Oh, observing the stupid things people will do while intoxicated can be quite entertaining. One time I saw a bunch of guys from a company I used to work for invent a new game they called "Death Jarts." One drunken moron would stand with his feet about a foot apart, while another drunken moron would try to toss lawn darts in between them from about twenty feet away. You got one point if you got the dart between the target's feet and another if the vict... er... target... flinched.

Much to my amazement, grievous bodily harm failed to ensue. Still, at that moment, I realized I never wanted to be drunk enough that that sort of thing seemed like a good idea to me.
posted by kindall at 5:32 PM on September 10, 2002


Actually, they didn't find crack, they found "a white, rocklike substance... which tested positive for cocaine". Because we all know that only poor kids use crack, don't we?
posted by riviera at 5:42 PM on September 10, 2002


Got a handy cite for that drug money/S&L/BCCI thing, Nicolae? Sounds great.

observing the stupid things people will do while intoxicated can be quite entertaining.

Amen, kindall. I spent a month one summer on medication that didn't allow me to drink. This was at the height of the "Chapel Hill is the next Seattle" garbage in the early '90s -- tons of great rock shows, media attention, excitement in the air, the whole bit. Watching the drunken parade from a position of enforced sobriety was goddamn close to enlightening.
posted by mediareport at 5:47 PM on September 10, 2002


Actually, I think observing the stupid things people do while intoxicated isn't nearly as fun as actually doing the stupid things while intoxicated. Now, lawn darts to the crotch region isn't necessarily my idea of stupid-fun, but other sorts of drunken revelry can be quite entertaining.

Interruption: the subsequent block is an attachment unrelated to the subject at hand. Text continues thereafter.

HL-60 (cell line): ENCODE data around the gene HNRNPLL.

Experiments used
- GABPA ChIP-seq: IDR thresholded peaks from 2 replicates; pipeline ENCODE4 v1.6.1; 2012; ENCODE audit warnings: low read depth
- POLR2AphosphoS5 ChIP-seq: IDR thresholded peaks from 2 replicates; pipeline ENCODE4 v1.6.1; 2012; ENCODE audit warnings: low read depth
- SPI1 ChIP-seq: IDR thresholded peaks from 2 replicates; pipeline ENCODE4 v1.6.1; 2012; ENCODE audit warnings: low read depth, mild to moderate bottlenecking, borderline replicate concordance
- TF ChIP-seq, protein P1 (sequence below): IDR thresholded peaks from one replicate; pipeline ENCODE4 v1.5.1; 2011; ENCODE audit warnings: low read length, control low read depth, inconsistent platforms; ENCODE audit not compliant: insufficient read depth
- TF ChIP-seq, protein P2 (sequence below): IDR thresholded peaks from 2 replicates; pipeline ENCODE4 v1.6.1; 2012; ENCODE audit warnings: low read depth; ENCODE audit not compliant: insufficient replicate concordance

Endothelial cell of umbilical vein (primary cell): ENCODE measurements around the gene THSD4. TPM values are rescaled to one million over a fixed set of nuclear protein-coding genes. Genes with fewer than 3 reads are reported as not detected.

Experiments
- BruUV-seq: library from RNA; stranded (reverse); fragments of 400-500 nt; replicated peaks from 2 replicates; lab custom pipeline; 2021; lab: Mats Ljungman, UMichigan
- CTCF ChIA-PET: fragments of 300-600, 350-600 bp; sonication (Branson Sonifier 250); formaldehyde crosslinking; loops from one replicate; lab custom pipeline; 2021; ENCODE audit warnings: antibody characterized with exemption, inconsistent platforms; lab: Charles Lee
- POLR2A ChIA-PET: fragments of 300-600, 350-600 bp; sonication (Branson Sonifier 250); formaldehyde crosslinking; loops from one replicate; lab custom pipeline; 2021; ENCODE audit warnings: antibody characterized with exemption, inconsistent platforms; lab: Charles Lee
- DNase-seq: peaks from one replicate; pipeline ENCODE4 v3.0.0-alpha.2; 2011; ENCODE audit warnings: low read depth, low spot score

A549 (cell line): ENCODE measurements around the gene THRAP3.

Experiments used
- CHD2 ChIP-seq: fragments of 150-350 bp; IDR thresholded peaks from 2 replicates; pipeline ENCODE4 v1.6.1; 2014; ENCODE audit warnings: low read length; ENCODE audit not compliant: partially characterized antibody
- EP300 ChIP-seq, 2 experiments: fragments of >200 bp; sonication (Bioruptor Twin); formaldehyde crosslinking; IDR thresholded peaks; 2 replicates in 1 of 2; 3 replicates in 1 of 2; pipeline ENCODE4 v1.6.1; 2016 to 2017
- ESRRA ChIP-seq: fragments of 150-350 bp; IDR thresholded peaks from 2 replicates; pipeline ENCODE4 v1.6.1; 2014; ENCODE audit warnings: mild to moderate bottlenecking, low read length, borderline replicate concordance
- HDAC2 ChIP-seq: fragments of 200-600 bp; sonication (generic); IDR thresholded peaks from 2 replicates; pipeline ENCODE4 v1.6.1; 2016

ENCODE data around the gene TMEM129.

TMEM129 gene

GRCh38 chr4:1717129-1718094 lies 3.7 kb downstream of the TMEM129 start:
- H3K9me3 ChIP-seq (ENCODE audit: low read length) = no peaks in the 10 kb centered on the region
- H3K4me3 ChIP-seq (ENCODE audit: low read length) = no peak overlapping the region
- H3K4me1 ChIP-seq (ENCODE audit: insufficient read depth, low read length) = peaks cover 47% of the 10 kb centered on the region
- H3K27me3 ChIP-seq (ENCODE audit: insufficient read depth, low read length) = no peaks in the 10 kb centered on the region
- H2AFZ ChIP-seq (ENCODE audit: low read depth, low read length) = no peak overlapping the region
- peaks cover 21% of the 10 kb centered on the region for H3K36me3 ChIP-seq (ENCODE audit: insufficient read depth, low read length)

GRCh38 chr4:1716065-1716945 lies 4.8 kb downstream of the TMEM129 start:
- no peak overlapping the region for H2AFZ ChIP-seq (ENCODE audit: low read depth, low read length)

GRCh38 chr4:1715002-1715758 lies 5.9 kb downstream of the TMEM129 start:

However, I definately respect people's position not to drink if they have alcoholics in the family. Keeps them safe, and at the same time, makes a statement that they are prepared to break the cycle of pain and anguish within their family, something that takes courage.

Anyway, back on topic, I too am dreadfully certain that this won't be dealt with in the same way that thousands of poor people's cases are dealt with. If she was black and poor, then that 'rocklike substance that tested positive for cocaine' would be 'crack' and she would be in jail right now, and would end up staying there for many many years. Unless she made a 'deal' with the DEA, and fingered someone else (regardless of their actual guilt, implication in a conspiracy charge will garner the same punishment as actual possession charges) and got a few years knocked off her sentence for being a good little snitch.

I hope she gets over her addiction in a safe way, but I also hope that some attention gets drawn to the fact that the War on Drugs isn't targeting evil drug lords with guns, but is targetting our own families. Her addiction is a public health issue, and should be treated as such. She may get that treatment, but thousands of others around the country will get no such care, and have their lives taken away by a system that places its prosecution priority on non-violent offenses like this, while being soft on crimes against people, like rape and murder.

Man, oh man.
posted by phidauex at 9:26 PM on September 10, 2002